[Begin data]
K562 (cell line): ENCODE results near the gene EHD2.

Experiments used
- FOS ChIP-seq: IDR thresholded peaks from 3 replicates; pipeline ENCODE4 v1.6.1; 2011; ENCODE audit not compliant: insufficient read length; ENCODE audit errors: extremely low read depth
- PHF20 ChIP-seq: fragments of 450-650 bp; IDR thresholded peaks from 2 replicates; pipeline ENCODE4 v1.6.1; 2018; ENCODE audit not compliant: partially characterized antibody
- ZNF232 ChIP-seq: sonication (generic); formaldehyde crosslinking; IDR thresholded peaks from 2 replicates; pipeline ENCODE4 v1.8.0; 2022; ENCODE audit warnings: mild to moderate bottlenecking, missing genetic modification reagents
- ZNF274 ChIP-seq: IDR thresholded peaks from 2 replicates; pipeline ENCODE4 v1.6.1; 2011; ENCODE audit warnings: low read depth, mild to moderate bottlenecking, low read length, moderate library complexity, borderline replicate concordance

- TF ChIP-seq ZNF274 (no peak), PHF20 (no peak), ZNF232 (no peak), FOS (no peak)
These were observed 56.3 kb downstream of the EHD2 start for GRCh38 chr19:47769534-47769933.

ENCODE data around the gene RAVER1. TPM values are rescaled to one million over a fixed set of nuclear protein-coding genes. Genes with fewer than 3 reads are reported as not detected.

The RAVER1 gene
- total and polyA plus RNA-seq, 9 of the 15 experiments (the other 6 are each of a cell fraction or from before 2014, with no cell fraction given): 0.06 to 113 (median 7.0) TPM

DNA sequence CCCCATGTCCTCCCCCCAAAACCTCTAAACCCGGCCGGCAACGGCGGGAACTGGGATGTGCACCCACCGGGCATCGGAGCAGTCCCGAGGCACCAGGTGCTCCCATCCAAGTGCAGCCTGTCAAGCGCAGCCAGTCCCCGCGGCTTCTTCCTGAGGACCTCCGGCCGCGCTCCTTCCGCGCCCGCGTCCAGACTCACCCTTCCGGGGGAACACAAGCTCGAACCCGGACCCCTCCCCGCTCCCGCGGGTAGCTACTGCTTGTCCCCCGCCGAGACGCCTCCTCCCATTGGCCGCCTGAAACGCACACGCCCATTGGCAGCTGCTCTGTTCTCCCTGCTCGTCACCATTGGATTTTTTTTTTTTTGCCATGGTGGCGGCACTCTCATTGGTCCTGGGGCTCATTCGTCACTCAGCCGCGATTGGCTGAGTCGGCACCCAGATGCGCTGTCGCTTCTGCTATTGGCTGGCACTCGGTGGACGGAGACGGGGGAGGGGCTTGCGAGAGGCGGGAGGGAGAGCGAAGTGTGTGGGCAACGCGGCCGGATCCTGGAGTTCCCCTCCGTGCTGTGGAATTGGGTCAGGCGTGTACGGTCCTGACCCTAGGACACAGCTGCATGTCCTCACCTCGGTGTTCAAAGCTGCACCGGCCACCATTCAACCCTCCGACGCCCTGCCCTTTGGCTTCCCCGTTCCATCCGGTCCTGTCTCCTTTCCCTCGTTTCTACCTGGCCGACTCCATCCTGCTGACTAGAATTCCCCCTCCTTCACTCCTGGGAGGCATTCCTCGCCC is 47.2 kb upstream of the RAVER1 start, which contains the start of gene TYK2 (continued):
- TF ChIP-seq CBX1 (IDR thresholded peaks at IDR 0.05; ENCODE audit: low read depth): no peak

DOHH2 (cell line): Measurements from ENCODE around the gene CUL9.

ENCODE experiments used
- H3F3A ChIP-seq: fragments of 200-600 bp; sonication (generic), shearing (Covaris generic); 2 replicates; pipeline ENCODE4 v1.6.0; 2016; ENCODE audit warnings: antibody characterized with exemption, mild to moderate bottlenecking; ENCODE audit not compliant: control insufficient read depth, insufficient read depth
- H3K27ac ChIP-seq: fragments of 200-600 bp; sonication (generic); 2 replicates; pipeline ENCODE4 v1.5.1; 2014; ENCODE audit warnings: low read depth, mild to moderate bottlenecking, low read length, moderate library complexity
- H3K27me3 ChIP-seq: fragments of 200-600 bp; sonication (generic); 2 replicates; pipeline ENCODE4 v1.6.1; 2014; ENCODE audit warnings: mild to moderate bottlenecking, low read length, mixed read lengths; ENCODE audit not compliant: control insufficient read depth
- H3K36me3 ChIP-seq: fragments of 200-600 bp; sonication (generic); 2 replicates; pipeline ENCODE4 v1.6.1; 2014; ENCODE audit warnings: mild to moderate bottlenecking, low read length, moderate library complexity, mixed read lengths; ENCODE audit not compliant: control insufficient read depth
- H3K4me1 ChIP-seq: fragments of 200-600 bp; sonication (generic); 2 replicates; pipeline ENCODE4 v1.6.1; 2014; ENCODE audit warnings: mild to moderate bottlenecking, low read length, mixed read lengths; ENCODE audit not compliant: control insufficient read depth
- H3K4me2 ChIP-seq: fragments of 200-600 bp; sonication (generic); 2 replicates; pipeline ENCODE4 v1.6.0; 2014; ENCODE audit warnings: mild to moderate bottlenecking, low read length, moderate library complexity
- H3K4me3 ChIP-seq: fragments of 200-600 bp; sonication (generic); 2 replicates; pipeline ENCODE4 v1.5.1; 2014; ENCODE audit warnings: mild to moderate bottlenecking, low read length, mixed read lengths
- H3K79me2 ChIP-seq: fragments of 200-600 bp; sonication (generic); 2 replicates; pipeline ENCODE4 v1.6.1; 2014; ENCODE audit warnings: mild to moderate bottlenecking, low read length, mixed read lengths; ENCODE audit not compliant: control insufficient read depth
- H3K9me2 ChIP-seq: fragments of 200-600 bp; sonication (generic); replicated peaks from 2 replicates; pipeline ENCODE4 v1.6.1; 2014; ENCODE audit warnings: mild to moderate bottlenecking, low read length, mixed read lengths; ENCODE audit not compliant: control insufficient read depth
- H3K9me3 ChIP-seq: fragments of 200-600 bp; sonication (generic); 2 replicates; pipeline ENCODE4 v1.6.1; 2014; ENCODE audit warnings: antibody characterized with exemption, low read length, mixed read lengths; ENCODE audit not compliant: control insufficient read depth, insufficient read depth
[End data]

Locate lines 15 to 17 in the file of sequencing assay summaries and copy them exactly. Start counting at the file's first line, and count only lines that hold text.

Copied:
ENCODE experiments used
- H3F3A ChIP-seq: fragments of 200-600 bp; sonication (generic), shearing (Covaris generic); 2 replicates; pipeline ENCODE4 v1.6.0; 2016; ENCODE audit warnings: antibody characterized with exemption, mild to moderate bottlenecking; ENCODE audit not compliant: control insufficient read depth, insufficient read depth
- H3K27ac ChIP-seq: fragments of 200-600 bp; sonication (generic); 2 replicates; pipeline ENCODE4 v1.5.1; 2014; ENCODE audit warnings: low read depth, mild to moderate bottlenecking, low read length, moderate library complexity